Harriet Tubman and the Underground Railroad

Harriet Tubman is considered as the Moses of her own people for her courage to escape from slavery alone. But then came back many times to lead more than 300 slaves to freedom. To her own people, she was simply, the “Moses”.



She is sometimes compared to Joan of Arc for her charisma and simple faith. She led a charmed life through incredible danger.



Harriet Ross Tubman was born in the Bucktown district of Dorchester Country on the Eastern Shore of Maryland in 1822. One Monday night in 1849, alone and afraid from the choking grip of slavery, Harriet Tubman managed to escape to freedom. "When I found I had crossed that line, I looked at my hands to see if I was the same person. There was such glory over everything; the sun came like gold through the trees, over the fields, and I felt like I was in heaven," she later recalled. "I was free - but there was no one to welcome me to the land of freedom. I was a stranger in a strange land."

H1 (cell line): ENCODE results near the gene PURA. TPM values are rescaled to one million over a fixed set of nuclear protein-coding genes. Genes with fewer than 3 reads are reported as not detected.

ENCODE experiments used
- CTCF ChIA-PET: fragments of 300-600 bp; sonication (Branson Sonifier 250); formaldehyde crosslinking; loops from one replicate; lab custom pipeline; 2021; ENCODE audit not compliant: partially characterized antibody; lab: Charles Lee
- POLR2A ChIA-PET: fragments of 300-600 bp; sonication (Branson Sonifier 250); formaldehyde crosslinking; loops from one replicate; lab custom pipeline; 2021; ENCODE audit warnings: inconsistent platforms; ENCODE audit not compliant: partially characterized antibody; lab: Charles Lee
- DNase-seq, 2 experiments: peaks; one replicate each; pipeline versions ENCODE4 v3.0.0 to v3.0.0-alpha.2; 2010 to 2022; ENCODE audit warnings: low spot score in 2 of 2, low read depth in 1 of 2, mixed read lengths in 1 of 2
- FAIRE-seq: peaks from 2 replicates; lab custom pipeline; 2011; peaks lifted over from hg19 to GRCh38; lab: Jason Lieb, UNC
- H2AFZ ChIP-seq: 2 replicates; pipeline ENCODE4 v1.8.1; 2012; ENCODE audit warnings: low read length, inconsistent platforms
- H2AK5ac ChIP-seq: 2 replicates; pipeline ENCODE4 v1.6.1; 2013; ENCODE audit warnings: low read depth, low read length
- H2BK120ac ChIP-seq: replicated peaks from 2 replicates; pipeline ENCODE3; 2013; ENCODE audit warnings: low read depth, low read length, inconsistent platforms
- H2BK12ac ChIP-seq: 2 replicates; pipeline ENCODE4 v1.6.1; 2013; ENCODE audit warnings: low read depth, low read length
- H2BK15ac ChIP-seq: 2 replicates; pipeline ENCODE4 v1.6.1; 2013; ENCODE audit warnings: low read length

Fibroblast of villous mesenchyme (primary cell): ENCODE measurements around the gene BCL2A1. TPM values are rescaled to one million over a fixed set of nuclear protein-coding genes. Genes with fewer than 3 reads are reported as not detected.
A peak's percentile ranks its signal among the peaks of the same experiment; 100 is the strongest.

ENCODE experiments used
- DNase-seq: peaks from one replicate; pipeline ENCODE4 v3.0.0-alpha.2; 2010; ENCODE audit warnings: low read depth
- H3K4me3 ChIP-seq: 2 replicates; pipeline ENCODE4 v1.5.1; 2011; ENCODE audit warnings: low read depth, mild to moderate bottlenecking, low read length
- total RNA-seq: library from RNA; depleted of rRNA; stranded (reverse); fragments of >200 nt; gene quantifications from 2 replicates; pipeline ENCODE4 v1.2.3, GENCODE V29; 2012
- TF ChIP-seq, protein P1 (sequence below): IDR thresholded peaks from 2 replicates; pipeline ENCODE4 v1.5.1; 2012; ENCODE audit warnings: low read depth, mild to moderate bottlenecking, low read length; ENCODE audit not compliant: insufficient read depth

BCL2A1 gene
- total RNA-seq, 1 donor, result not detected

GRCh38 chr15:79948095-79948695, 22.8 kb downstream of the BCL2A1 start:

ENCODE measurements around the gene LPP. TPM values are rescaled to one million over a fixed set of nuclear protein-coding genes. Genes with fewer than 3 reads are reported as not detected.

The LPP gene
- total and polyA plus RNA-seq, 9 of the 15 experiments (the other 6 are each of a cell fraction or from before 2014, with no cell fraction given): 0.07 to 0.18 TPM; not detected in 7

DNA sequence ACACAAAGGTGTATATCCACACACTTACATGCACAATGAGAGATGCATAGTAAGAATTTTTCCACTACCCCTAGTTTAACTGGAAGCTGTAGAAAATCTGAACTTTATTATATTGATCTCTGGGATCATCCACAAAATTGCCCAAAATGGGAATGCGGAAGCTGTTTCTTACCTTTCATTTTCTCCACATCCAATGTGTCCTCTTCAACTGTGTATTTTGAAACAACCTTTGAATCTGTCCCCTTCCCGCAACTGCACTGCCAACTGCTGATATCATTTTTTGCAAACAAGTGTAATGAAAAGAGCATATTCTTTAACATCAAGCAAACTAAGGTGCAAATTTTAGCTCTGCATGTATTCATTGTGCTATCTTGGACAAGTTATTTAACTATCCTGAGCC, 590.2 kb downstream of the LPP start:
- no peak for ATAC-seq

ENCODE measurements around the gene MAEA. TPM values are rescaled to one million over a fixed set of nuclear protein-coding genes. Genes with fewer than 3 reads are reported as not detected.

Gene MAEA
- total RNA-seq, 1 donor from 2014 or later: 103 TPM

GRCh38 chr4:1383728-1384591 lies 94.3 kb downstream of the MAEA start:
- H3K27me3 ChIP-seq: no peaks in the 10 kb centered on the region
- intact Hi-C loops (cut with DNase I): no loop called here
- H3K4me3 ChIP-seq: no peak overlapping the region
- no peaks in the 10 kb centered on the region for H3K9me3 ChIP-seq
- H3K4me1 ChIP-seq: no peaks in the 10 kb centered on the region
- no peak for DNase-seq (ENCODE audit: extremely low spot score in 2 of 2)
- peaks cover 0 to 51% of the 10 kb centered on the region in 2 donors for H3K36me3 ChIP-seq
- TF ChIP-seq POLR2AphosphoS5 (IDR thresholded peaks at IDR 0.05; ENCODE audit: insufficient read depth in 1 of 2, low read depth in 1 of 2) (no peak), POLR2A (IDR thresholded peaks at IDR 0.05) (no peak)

She saved every penny she earned and later returned to Maryland in 1850 for her niece, Mary Ann. It was the beginning of her vocation on the Underground Railroad.



“I was free and they should be free,” she said. “I would make a home in the North and bring them there.” In the following years, Harriet returned to Dorchester Country many times, she did whatever it took to bring the passengers on the Underground Railroad safely to their destinations, liberating 300 slaves who were desperate for freedom.



By the time of Harriet Tubman's death in March 1913, at the age of 93, her noble humanitarian efforts were acknowledged worldwide.




 

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